Our economy might be growing at its fastest pace since the mining boom, but now is the time to turn a little more cautious on the consumer discretionary sector, according to Macquarie Group Ltd (ASX: MQG). The issue with the latest Gross Domestic Product (GDP) figure is that it’s backward looking and the 0.9% expansion in our economy in the June quarter (or 3.4% for the year) may be as good as it gets. Macquarie has downgraded its recommended weighting towards the sector to “neutral” from “outperform” due to growing consumer spending headwinds and following the significant re-rating in the…
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Our economy might be growing at its fastest pace since the mining boom, but now is the time to turn a little more cautious on the consumer discretionary sector, according to Macquarie Group Ltd (ASX: MQG).
The issue with the latest Gross Domestic Product (GDP) figure is that it’s backward looking and the 0.9% expansion in our economy in the June quarter (or 3.4% for the year) may be as good as it gets.
Macquarie has downgraded its recommended weighting towards the sector to “neutral” from “outperform” due to growing consumer spending headwinds and following the significant re-rating in the sector.
The S&P/ASX 200 Cons Disc (Index:^AXDJ) (ASX:XDJ) index of consumer discretionary stocks has surged over 9% since the start of this calendar year when the S&P/ASX 200 (Index:^AXJO) (ASX:XJO) index is up only 3%.
Retail has been a surprising outperformer during the reporting season, as I wrote last week (click here to see why), and while some still have a bright FY19 outlook, there’s no denying that the risks are building with some of our consumer-facing stocks looking overpriced.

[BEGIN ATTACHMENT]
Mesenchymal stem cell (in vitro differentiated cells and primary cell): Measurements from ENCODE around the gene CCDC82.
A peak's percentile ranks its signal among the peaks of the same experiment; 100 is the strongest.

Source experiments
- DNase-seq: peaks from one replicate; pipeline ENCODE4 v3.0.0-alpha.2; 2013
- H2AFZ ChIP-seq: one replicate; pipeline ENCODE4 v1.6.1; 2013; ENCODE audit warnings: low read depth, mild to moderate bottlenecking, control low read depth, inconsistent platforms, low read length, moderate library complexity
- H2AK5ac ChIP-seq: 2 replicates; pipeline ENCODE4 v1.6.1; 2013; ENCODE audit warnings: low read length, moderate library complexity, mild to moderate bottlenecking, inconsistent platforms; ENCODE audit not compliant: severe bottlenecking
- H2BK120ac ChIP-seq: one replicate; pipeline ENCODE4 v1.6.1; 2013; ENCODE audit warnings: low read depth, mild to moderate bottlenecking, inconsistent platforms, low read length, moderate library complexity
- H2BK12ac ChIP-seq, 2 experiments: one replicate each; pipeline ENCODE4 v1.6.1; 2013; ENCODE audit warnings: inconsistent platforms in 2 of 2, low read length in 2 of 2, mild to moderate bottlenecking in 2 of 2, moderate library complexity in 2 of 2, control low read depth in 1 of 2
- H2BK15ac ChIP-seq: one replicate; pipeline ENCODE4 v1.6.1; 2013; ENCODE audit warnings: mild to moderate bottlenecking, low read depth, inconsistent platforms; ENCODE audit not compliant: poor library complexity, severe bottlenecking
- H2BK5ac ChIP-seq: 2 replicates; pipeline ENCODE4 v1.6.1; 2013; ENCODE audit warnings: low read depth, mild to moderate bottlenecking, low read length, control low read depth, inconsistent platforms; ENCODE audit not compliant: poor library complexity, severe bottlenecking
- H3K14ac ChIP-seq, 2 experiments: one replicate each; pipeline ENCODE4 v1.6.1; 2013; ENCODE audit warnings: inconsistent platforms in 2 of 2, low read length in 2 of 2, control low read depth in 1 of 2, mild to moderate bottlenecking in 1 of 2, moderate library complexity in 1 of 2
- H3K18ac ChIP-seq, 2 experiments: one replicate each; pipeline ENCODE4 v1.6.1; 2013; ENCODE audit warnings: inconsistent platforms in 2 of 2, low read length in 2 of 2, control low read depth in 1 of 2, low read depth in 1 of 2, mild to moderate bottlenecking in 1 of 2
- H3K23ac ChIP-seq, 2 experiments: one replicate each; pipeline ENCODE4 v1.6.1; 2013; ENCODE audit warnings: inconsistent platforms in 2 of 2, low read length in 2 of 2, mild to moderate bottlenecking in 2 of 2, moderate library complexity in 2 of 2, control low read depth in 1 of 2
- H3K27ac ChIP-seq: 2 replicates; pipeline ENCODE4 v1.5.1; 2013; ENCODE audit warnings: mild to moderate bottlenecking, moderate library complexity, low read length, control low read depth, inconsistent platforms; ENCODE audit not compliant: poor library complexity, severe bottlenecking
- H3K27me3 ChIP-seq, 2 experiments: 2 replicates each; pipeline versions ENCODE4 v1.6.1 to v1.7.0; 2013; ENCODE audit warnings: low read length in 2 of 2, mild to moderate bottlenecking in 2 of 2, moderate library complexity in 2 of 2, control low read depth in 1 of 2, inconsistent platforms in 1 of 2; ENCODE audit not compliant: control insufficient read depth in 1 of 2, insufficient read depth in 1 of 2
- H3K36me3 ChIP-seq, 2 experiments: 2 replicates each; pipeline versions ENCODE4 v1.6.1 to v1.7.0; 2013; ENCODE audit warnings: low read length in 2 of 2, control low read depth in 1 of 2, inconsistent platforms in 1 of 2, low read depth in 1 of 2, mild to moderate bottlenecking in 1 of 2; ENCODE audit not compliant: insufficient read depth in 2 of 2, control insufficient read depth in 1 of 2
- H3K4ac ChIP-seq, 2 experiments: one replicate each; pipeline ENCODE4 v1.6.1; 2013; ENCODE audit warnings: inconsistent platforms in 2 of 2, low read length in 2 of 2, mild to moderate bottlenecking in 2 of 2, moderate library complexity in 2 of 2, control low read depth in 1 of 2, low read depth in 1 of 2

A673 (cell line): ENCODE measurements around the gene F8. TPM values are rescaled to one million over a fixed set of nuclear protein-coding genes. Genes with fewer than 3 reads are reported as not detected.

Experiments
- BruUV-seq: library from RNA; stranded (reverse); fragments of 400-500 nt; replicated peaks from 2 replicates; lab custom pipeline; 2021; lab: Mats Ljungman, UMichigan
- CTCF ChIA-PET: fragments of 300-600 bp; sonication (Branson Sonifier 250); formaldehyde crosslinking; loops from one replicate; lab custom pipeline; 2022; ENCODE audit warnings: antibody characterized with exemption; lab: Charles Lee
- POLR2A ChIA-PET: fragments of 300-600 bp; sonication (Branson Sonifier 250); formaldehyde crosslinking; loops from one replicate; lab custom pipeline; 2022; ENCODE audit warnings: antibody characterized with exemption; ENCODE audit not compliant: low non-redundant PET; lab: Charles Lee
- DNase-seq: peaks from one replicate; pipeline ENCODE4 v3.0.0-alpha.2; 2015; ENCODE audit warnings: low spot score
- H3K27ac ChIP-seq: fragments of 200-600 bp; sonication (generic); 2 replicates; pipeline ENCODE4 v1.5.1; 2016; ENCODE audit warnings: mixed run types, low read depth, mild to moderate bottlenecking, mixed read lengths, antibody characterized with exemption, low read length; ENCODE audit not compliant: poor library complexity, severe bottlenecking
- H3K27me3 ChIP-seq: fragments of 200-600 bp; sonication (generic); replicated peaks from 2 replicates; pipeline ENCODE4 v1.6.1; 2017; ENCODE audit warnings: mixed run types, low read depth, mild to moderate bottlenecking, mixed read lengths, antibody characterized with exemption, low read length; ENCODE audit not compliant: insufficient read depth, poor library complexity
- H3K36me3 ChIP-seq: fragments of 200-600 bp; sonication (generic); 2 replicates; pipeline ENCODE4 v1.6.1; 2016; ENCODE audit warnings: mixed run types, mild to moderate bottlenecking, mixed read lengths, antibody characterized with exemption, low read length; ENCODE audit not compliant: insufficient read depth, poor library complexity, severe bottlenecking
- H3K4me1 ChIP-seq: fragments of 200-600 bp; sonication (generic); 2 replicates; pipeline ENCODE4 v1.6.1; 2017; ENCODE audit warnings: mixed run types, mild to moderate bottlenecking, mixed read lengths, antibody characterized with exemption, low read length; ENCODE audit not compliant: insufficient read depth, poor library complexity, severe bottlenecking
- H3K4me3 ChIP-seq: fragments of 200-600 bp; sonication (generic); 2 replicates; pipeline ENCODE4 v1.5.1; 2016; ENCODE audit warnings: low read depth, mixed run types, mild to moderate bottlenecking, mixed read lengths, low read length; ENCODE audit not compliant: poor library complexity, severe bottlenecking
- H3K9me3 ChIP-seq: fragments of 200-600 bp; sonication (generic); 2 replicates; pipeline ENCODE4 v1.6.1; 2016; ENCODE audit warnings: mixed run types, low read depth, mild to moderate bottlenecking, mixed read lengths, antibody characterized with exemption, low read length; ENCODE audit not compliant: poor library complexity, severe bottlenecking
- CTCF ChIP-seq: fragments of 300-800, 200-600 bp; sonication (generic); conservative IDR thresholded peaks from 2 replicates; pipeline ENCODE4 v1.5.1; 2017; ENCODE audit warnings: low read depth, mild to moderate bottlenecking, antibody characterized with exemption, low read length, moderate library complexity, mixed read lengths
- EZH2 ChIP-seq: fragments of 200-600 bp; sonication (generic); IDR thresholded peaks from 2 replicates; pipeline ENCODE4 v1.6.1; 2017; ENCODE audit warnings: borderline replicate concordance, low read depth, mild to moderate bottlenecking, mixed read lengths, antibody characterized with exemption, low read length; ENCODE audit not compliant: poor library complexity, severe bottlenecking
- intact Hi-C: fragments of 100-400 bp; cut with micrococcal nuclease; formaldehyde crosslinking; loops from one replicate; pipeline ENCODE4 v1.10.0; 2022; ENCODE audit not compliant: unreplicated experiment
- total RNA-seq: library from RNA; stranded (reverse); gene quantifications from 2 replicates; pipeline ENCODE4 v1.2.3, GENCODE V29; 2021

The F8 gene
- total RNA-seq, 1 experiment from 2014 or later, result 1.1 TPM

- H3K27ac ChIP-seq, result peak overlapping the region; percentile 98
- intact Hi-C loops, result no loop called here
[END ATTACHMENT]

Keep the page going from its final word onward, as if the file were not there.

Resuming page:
One such candidate is Woolworths Group Ltd (ASX: WOW), according to Macquarie, particularly on news that it may consider divesting its gaming, hotel and liquor businesses into a separate entity.
“We struggle to see the financial/strategic merit of this given the elevated current P/E [price-earnings] multiple and likely complexity in splitting distribution/rewards between Supermarkets and Drinks,” said the broker.
While Woolworths has been de-rated recently, the stock is still trading on a FY19 underlying P/E of 21 times, based on Macquarie’s estimates, and the broker thinks that is too high, especially given its belief that consensus downgrades are looming.
The change in accounting standards on how leases are treated (AASB 16) is also a negative for Woolies as its pre-tax profit is likely to decline while its net debt to earnings before interest, tax, depreciation and amortisation (EBITDA) will jump from 0.4 times to 2.8 times, added the broker.
On the flipside, Macquarie thinks electronics and household goods retailer JB Hi-Fi Limited (ASX: JBH) is a bargain even after the stock rallied around 14% over the past month on a pleasing profit result.
“JBH remains compelling despite the bounce given a multi-year merger synergy tailwind and likely upside risk to FY19 as we cycle the weak performance of TGG [The Good Guys] in FY18,” said Macquarie.
The broker has a price target of $27.91 on Woolworths and $28.80 on JB Hi-Fi.
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Motley Fool contributor Brendon Lau owns shares of Macquarie Group Limited. The Motley Fool Australia has no position in any of the stocks mentioned. We Fools may not all hold the same opinions, but we all believe that considering a diverse range of insights makes us better investors. The Motley Fool has a disclosure policy. This article contains general investment advice only (under AFSL 400691). Authorised by Scott Phillips.